Rethinking How Prison Works | KERA News

Rethinking How Prison Works

Mar 22, 2016

The United States is the world’s biggest jailer, with 2.3 million people locked up here.

And we invented the modern prison system back in the 19th century. So you might think that with those kinds of numbers, this country should have the most efficient prison system on the planet.

Not so, says Baz Dreisinger, associate professor at John Jay College of Criminal Justice at the City University of New York.

“Our 60-something percent recidivism rate says it’s not working,” she says. “If any corporation was running with a 60 percent failure rate, you’d rethink it immediately. Yet that’s what we do with our prison system.”

She visited correctional facilities in nine countries to see how they’re run, how they differ from U.S. prisons and what we can learn. She wrote about her findings in her book “Incarceration Nations: A Journey to Justice in Prisons Around the World.”

Dreisinger spoke with Krys Boyd on Monday’s episode of "Think." Listen to the full conversation here.

Interview Highlights

On labeling people by their actions

“People ask me about murderers. ‘Do you have murderers in your classroom?’ or ‘How do we deal with murderers?’ I say there’s a vast difference between a murderer and someone who has committed murder. Murderers are habitually going around murdering people. They exist in the world, but they exist in very small numbers. There aren’t that many Charles Mansons out there. The same is true about criminals and people who have committed crimes. What I’ve found in America and globally is this idea that these are criminals, and we have to create this system to thrust them into. There isn’t enough recognition that these are actually people who have committed criminal acts or committed a vile deed such as murder. There is a humanity behind bars that needs to be addressed. We need to think of them as people first.”

On us versus them

“People in prison, the bulk of them, are going to come home. They’re coming home to our communities, to our world. Instead of fostering this us-versus-them approach, what we need to do is think, ‘We’re all in this society together, so how can we make this work?’ They are us.”

On the value of the arts in prisons

“It’s enormously valuable. We’re supposed to be correcting people right? We talk about a ‘department of corrections.’ Theoretically, we’re not supposed to be punishing; we’re supposed to be correcting. Surely the arts are incredibly therapeutic, healing and capable of producing bursts of self-awareness, consciousness about the world and the self … These are both tremendously powerful programs. It’s all incredibly powerful. Can it solve the problem? Of course not. I call it a Band-Aid on an amputated limb, because when you have an incredibly broken system —as you do in Uganda and Jamaica particularly — having a little writing or music program isn’t going to solve that. But it is definitely a part of the healing process that we all want to see in our prisons. We want people to come home better than they were, we want to produce better citizens, support opportunities. The arts is very powerful in that.”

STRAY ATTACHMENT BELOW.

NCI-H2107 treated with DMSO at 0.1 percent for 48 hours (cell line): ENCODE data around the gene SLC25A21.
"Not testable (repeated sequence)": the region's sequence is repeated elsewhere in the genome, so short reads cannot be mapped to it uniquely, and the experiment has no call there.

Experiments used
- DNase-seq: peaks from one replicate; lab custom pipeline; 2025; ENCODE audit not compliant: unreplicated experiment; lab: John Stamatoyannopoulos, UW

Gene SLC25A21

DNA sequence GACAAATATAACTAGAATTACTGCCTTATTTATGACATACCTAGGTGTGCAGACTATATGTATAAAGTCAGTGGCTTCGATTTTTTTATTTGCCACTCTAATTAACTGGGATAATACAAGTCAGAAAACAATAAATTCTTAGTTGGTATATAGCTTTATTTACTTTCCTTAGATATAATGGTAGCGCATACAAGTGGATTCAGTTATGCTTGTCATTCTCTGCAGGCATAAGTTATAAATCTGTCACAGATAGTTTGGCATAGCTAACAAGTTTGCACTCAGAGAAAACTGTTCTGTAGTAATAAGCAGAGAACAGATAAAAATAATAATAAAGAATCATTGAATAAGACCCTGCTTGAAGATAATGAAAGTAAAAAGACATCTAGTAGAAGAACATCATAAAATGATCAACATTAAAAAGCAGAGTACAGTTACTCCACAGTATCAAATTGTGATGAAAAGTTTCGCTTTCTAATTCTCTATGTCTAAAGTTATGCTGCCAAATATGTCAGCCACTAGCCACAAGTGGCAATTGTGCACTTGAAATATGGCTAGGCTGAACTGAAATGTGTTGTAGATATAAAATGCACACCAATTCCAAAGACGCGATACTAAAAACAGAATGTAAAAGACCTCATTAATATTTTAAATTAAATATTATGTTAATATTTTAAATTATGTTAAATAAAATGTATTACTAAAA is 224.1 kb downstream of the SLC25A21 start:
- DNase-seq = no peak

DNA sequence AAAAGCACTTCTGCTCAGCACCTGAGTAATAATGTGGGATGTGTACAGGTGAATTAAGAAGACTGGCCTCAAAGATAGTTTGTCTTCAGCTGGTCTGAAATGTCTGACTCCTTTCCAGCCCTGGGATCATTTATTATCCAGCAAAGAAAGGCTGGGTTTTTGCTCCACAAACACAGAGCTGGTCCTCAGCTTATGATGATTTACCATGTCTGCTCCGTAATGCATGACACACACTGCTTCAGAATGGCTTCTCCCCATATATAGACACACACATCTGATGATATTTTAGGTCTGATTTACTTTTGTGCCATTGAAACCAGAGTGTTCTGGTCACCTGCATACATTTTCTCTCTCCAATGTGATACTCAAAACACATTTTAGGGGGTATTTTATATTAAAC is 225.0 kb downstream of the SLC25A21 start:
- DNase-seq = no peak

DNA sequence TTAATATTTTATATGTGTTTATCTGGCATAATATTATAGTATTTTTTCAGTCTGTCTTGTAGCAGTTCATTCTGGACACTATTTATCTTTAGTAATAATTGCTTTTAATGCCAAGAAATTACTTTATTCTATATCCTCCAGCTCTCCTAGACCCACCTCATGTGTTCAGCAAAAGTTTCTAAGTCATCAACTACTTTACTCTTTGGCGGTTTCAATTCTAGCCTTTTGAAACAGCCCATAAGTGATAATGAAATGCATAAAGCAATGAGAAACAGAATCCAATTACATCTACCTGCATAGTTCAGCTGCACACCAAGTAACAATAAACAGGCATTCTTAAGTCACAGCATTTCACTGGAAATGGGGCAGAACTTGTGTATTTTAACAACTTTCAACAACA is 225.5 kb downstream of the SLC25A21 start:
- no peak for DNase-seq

On humanity and normality

“Norway is getting a lot of attention these days because of its progressive approach to criminal justice. There’s a model throughout Scandinavia of what’s called an open prison. The people incarcerated there can come and go, sometimes for the weekend to visit family, work jobs out of the prison and come back at night and are very much incorporated into their communities. In Norway they think of it as a ‘principle of normality’ -- trying to keep people connected to their communities even while they’re serving time. I visited the most famous of these in Norway; it’s called Bastøy. It’s a pretty incredible place. What the governor of the prison kept saying is, ‘If you treat people like dirt, they will be dirt. But if you treat them like human beings, they will be human beings.’ It sounds simplistic, but I actually saw it enacted … what you’re seeing is a system that’s really trying to be about rehabilitation and corrections.”

Think airs at noon and 9 p.m. Monday through Thursday on KERA 90.1, or you can stream the show live.